Life is more important than work. Always, no contest. Loving life and enjoying it with family, partners, and friends is the way to live. Being happy with your personal life and interacting with the outside world, nature and strangers will only make you a more complete person. So get out there, take a hike, have drinks with friends, read a book and go have dinner with your wife (and order those darn Brussels sprouts with 🥓 bacon).

You will likely have many jobs throughout your career, but you’ll only ever have one life. Having a healthy personal life will make you a better designer. Learning to listen will make you a better teammate. Being attuned to social issues will make you more empathetic towards the end-users you’re going to design for. When work gets busy, and it will, remember to take breaks. Get up and walk around. Talk to your colleagues, make small chat in an elevator ride, thank people at the grocery store, the coffee shop, the DMV. Stay grounded on your human relationships as they will be the single source of your growth as a person. Only when you feel fulfilled and happy in your personal life will you be able to give your all to your work.

This doesn’t mean that you need to do half-assed work and be careless. On the contrary, you need to stay healthy and sane so that you can be the best designer you can be.

Maintaining your sanity is the best thing you can do for your team, and it is an important way to help others fulfill their ambitions and reach their goals.

I recently read a quote that struck me: “One cannot be a good leader without first being a good person.”

This thought encompasses everything you need to remember. Be nice, be thoughtful and be considerate with others. Then do the same towards work. You can be equally committed towards life and work but draw a line between them. Learn from life experiences and apply them to your creative process but try and avoid taking work home or bringing home to work. If somebody expects you to break that balance and give work your utmost priority, at the detriment of personal quality of life, then it’s time to re-evaluate your position.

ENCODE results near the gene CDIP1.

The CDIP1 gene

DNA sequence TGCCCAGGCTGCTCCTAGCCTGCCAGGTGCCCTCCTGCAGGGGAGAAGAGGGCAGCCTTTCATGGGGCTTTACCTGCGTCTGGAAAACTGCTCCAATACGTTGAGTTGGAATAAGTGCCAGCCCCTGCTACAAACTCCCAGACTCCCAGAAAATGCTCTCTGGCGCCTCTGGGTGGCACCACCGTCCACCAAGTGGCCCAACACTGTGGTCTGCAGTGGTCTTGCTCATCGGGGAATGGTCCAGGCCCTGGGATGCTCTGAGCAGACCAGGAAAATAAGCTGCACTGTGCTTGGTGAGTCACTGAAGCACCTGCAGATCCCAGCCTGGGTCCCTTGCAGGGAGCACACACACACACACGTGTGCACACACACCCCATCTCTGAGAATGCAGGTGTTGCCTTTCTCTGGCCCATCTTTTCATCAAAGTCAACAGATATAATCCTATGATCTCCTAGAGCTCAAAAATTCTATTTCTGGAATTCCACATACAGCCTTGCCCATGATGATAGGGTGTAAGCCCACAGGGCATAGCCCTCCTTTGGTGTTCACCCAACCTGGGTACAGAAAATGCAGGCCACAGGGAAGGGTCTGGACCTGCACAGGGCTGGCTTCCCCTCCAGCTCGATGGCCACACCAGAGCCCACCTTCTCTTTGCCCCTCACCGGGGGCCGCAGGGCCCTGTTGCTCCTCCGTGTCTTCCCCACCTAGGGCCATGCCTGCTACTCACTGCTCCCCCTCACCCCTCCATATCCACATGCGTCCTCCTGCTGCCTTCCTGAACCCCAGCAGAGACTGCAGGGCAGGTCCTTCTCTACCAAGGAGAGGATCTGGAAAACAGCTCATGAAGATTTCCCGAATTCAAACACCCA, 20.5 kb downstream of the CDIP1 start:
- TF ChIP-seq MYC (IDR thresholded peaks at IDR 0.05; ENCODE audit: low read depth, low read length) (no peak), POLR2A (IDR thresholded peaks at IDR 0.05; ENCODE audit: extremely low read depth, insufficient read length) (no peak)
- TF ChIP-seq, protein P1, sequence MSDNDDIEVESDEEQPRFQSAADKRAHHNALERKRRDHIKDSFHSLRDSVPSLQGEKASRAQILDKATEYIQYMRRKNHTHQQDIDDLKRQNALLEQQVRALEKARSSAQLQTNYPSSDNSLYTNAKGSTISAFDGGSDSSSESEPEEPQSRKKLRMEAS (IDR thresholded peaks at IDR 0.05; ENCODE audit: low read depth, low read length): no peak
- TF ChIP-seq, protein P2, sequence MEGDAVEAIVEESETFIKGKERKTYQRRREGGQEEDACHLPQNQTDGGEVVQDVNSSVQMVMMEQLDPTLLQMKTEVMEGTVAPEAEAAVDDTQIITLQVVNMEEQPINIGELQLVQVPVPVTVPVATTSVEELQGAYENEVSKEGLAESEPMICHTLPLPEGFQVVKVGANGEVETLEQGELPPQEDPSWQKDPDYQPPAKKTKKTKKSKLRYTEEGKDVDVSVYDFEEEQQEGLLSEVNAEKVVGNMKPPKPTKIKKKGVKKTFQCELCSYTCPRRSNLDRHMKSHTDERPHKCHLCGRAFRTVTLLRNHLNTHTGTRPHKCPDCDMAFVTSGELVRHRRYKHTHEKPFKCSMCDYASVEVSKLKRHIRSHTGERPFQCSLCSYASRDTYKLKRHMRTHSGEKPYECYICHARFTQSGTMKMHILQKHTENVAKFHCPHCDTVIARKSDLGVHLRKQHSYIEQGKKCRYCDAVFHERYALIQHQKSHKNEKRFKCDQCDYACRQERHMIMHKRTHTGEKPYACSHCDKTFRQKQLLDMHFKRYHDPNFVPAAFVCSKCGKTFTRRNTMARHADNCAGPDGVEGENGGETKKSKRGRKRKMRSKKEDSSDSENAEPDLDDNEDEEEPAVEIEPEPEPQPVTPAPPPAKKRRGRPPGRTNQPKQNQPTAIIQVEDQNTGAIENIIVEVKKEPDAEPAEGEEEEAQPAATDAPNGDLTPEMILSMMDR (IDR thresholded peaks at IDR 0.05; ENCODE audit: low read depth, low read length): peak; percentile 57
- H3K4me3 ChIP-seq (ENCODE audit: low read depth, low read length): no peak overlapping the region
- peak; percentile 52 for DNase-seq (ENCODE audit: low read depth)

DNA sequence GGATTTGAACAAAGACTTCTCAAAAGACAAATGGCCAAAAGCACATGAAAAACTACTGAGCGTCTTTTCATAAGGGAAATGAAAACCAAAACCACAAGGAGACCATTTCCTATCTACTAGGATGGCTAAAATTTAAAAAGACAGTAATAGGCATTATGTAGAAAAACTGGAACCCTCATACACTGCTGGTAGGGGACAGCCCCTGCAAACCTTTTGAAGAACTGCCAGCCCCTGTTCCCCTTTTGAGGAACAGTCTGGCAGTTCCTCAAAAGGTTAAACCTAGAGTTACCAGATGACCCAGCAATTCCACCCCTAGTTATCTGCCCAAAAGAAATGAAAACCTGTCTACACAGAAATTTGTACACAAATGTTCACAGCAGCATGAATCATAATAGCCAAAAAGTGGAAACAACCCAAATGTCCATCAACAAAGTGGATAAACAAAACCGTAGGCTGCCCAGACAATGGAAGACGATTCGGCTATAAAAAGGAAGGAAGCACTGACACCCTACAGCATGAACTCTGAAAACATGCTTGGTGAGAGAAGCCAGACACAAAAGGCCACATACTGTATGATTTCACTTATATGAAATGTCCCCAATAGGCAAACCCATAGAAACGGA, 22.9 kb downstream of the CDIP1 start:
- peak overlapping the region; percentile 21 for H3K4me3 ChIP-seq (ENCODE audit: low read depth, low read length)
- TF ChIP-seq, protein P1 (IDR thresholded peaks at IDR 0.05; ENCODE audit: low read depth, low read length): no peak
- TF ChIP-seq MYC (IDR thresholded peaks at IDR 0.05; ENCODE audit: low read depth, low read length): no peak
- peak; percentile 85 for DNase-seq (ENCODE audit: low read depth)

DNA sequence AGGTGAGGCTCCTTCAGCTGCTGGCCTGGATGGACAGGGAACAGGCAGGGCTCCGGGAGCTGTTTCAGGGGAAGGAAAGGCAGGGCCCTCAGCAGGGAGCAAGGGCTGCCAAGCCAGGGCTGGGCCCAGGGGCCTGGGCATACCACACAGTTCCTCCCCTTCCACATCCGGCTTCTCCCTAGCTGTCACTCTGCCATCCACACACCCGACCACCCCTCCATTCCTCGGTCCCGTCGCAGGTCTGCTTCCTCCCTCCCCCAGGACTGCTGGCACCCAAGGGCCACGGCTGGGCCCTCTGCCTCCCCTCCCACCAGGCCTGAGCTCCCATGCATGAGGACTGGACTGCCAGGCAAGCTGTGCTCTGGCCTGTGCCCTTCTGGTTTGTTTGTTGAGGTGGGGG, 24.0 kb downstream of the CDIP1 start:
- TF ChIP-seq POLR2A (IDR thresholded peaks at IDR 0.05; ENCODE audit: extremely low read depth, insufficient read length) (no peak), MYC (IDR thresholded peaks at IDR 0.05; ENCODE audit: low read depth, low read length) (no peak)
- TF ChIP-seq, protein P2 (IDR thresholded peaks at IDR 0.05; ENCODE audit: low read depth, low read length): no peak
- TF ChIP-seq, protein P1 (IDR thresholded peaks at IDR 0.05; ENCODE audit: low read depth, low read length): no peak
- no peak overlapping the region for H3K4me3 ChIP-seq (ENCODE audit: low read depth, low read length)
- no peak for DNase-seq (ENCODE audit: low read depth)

🔊 Here’s my favorite podcast on setting boundaries between work–life priorities.

I wrote this article within 30 minutes of my colleague’s prompt. I only say this to show that of all the things I could have responded with, none of them ended up being about design tools or skills. Nothing came to mind about how to better use Sketch or run a fluid workshop or build a better user story. Ultimately, as designers we deal with people’s needs—whether of our users or our teammates—and these were the suggestions that came to mind. Well, onwards and forwards. Thanks for reading and please connect with me and send me your feedback.

🍻 Special thanks to Robyn Johnson for making these words make some sense and to all the people who’ve helped me realize these lessons over my years at IBM. Your wisdom won’t be forgotten. 🤗

Esteban Pérez-Hemminger is a husband, cat dad, and design thinker living and working in Austin, TX. The above article is personal and does not necessarily represent my employer’s priorities or opinions.

Puerto Rican, avid collaborator, pun aficionado and designer with a habit of failing. Currently: Senior Interaction Designer @ Google, Austin TX